TWO TYPES OF SPUD There are basically two types of potato, waxy and floury. Floury potatoes are used for mashing and frying or roasting. Waxy potatoes are used wherever the texture of the flesh needs to remain intact; for salad potatoes, boiling and making dishes such as rosti.

A SCIENCE LESSON A waxy potato has very strong cell walls made of cellulose that tend to stay intact during cooking. A floury potato has weaker cell walls that burst open easily. Once the cell walls break the escaping steam within the cell causes an explosion of starch. When fried this fluffy starch becomes crispy. So floury for roast potatoes, waxy for salads and boiled.

EARLY OR LATE – STICK TO WHAT IT SAYS ON THE PACKET! The time needed for the plant to produce a reasonable crop is

The main UK potato varieties can be graded according to their waxiness

Early or late? FIRST EARLY VARIETIES: Maris Peer, Home Guard, Arran Pilot, Pentland Javelin, Rocket, Pink Fir Apple

How waxy is your potato ? 90% WAXY Nadine, Pink Fir Apple

75% WAXY Cara Marfona Home Guard Sharp’s Express

60% WAXY Estima Wilja Saxon Nicola Charlotte

60% FLOURY Maris Peer Maris Piper Romano Desire

75% FLOURY King Edward Sante

SECOND EARLY VARIETIES: Kestrel,Wilja, Estima, Osprey, Nadine

90% FLOURY Golden Wonder

46 READY, STEADY, GROW! Do you need a polytunnel? We look into the details.

22 PLANNING A PRODUCTIVE GARDEN Getting organized when it comes to planning a new garden is important.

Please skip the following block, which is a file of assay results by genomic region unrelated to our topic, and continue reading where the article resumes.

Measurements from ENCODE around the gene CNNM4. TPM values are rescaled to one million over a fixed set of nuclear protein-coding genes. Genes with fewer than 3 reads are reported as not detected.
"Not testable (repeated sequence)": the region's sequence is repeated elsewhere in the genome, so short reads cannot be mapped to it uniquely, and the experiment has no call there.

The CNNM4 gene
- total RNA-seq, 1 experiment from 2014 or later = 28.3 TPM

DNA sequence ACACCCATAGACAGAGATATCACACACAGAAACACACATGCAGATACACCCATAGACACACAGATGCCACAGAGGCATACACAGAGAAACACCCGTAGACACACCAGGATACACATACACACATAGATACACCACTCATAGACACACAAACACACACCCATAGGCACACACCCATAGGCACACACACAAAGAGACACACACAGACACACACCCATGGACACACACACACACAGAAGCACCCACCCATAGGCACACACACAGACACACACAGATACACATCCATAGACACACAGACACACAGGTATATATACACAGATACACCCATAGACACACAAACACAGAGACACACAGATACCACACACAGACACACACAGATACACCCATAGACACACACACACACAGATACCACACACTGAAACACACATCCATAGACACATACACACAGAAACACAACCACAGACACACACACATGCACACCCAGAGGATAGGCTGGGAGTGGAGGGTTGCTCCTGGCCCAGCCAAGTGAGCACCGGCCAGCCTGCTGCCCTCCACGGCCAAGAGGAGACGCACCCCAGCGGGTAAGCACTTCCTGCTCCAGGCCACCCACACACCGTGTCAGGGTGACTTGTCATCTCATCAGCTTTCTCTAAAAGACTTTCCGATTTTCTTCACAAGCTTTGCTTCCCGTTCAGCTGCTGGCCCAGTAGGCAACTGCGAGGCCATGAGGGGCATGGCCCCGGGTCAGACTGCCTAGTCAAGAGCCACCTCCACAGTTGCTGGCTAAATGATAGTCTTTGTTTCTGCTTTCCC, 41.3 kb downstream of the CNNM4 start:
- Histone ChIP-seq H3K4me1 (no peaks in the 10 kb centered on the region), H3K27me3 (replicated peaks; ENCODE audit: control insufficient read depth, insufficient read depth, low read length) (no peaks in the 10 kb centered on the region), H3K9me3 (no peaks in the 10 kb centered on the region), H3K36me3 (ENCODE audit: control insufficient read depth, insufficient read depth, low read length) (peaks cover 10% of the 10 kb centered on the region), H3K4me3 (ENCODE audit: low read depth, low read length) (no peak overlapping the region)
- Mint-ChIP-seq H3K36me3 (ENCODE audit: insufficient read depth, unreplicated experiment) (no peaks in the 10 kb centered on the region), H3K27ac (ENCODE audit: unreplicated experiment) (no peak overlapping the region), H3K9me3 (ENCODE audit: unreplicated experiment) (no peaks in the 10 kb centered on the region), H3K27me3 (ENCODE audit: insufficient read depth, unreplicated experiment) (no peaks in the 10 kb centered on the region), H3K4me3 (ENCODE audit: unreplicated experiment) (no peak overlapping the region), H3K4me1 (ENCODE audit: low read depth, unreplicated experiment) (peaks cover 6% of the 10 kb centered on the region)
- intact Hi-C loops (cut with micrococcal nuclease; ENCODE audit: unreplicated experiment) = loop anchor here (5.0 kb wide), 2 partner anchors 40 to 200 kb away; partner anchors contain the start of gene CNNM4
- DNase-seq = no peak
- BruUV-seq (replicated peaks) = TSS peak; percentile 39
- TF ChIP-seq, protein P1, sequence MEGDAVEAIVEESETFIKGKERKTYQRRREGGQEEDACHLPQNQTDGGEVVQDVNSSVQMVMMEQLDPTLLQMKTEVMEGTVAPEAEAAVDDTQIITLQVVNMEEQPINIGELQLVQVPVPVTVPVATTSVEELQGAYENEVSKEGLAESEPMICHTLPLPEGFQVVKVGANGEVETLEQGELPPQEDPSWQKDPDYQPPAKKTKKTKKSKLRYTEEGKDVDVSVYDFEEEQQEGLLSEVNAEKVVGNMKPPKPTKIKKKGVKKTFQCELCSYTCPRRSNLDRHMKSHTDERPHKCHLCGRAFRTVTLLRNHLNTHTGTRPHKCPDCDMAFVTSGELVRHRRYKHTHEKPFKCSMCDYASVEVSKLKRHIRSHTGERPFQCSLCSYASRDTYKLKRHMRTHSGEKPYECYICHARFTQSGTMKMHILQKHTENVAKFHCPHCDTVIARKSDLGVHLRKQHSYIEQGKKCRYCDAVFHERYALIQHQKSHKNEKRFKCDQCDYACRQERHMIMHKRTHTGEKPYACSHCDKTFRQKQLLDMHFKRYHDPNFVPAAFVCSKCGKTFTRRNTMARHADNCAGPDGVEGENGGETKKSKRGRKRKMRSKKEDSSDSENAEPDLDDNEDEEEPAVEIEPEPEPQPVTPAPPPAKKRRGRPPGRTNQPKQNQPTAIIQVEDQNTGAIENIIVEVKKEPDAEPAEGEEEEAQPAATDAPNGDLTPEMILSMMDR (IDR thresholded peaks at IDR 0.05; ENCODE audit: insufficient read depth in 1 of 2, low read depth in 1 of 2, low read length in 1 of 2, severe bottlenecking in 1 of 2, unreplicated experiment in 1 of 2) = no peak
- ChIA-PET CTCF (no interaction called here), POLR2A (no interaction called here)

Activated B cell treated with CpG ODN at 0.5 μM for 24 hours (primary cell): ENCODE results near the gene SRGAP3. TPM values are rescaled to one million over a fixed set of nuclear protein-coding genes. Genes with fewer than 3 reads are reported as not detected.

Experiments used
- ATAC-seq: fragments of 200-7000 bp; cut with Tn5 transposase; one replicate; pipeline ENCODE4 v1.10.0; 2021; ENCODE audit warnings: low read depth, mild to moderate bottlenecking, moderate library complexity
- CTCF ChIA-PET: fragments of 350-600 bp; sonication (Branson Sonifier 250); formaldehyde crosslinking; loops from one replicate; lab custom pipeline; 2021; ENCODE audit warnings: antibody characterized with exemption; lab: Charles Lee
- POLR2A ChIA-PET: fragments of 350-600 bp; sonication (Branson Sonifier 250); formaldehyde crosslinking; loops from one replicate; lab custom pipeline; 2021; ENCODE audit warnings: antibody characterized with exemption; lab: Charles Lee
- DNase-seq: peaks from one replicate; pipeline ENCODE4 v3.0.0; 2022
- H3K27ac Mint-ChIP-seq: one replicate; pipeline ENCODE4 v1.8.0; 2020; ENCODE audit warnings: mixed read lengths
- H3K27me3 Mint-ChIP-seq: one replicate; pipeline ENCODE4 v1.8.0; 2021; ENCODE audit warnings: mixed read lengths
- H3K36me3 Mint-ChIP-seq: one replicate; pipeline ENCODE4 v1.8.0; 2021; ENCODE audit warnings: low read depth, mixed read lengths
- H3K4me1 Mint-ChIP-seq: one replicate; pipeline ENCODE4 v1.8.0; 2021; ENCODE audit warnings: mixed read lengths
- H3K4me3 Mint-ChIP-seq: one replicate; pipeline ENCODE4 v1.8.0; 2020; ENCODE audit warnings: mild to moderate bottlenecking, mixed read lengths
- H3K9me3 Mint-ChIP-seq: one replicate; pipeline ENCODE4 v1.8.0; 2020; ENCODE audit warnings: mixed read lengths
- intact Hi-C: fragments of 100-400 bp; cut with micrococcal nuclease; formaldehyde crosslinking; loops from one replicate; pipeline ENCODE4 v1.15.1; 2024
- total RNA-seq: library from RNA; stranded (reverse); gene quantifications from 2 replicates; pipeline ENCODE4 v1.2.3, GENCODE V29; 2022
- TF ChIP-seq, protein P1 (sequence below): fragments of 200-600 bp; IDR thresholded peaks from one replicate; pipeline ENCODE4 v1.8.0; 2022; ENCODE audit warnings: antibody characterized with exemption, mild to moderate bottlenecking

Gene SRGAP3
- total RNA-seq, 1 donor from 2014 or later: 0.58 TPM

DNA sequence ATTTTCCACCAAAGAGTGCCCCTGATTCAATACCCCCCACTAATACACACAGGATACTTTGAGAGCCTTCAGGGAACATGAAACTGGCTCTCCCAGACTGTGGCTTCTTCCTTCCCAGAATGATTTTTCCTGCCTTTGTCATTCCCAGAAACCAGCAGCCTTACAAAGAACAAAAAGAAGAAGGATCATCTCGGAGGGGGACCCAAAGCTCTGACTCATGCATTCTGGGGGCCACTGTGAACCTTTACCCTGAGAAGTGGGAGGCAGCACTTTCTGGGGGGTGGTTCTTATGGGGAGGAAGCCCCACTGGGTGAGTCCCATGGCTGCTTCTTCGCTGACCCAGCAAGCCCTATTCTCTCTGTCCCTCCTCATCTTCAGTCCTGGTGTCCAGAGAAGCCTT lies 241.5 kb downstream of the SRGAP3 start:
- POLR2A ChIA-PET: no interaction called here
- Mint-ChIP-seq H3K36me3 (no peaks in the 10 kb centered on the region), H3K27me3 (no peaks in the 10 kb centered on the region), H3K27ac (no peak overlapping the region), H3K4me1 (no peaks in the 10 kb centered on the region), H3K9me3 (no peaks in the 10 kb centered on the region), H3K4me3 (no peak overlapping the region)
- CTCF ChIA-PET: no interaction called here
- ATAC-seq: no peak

Cover Story 26 HOME DAIRY How to make butter in a milk bottle!

50 BEGINNER’S BEES What you need to make a start.

Diana tells us how you really can make excellent tasting butter in your own kitchen in a very short period of time The way butter has been made for SOME PEOPLE MAY ask the question: centuries is by using a butter churn, a should we be eating butter in this lidded container with a handle in the health conscious society? lid. The cream is placed in the Isn’t it bad for us? Well too much of container and the lid fitted tightly. The most things can be bad for anyone. But handle is turned and the eaten in moderation cream is churned: the fat butter is better for you separates from the liquid than hydrogenated fat MAKING YOUR and butter is the result. spreads and tastes better In the past butter than margarine. It is OWN MEANS churns have been made also good to know what THAT YOU ARE IN out of wood and glass, but goes into the foods we are consuming and TOTAL CONTROL are often made out of metal or plastic these making your own means OF WHAT days. There is an easier that you are in total way that doesn’t require a control of what you and YOU AND YOUR butter churn but uses an your family eats. FAMILY EATS everyday object that most Making butter in households have or can your kitchen is a very get hold of easily. easy process and is great fun to do with I was amazed at the ‘magic’ trick my children. They love seeing, feeling and husband performed for me one day, hearing the changes as the fat in the ‘Watch this,’ he said. After a few cream solidifies and becomes butter. minutes of shaking what I thought was a When I have made it with adult friends, bottle of milk up and down, he stopped, they also are amazed at the ‘magical’ cut the plastic open and poured appearance of the butter. So how do some liquid in a bowl you do it?